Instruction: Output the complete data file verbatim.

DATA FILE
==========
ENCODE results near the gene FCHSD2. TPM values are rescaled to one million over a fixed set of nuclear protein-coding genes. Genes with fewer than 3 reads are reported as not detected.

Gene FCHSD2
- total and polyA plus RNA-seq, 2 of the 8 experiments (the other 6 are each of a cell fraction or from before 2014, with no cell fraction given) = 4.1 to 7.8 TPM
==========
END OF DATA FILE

ENCODE results near the gene FCHSD2. TPM values are rescaled to one million over a fixed set of nuclear protein-coding genes. Genes with fewer than 3 reads are reported as not detected.

Gene FCHSD2
- total and polyA plus RNA-seq, 2 of the 8 experiments (the other 6 are each of a cell fraction or from before 2014, with no cell fraction given) = 4.1 to 7.8 TPM